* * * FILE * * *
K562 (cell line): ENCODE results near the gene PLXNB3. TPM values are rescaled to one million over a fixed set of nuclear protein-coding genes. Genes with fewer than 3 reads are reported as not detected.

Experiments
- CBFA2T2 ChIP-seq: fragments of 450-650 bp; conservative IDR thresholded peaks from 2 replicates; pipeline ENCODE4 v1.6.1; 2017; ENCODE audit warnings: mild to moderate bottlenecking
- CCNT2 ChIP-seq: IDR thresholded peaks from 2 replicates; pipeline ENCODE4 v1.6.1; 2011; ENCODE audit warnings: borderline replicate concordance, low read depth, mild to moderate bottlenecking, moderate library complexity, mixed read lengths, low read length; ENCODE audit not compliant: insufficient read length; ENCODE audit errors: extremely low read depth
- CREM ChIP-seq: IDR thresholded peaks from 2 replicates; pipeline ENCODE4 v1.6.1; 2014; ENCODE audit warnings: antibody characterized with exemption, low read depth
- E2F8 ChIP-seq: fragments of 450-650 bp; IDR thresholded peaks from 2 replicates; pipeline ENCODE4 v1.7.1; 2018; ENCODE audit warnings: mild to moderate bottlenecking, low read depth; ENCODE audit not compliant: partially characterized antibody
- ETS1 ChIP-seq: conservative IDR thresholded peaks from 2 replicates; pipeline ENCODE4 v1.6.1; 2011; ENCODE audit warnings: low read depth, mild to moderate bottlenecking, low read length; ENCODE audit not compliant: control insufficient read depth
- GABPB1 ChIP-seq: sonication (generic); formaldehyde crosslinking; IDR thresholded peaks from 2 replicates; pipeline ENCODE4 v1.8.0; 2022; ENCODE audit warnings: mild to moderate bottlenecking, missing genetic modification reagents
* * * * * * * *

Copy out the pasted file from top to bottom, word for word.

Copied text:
K562 (cell line): ENCODE results near the gene PLXNB3. TPM values are rescaled to one million over a fixed set of nuclear protein-coding genes. Genes with fewer than 3 reads are reported as not detected.

Experiments
- CBFA2T2 ChIP-seq: fragments of 450-650 bp; conservative IDR thresholded peaks from 2 replicates; pipeline ENCODE4 v1.6.1; 2017; ENCODE audit warnings: mild to moderate bottlenecking
- CCNT2 ChIP-seq: IDR thresholded peaks from 2 replicates; pipeline ENCODE4 v1.6.1; 2011; ENCODE audit warnings: borderline replicate concordance, low read depth, mild to moderate bottlenecking, moderate library complexity, mixed read lengths, low read length; ENCODE audit not compliant: insufficient read length; ENCODE audit errors: extremely low read depth
- CREM ChIP-seq: IDR thresholded peaks from 2 replicates; pipeline ENCODE4 v1.6.1; 2014; ENCODE audit warnings: antibody characterized with exemption, low read depth
- E2F8 ChIP-seq: fragments of 450-650 bp; IDR thresholded peaks from 2 replicates; pipeline ENCODE4 v1.7.1; 2018; ENCODE audit warnings: mild to moderate bottlenecking, low read depth; ENCODE audit not compliant: partially characterized antibody
- ETS1 ChIP-seq: conservative IDR thresholded peaks from 2 replicates; pipeline ENCODE4 v1.6.1; 2011; ENCODE audit warnings: low read depth, mild to moderate bottlenecking, low read length; ENCODE audit not compliant: control insufficient read depth
- GABPB1 ChIP-seq: sonication (generic); formaldehyde crosslinking; IDR thresholded peaks from 2 replicates; pipeline ENCODE4 v1.8.0; 2022; ENCODE audit warnings: mild to moderate bottlenecking, missing genetic modification reagents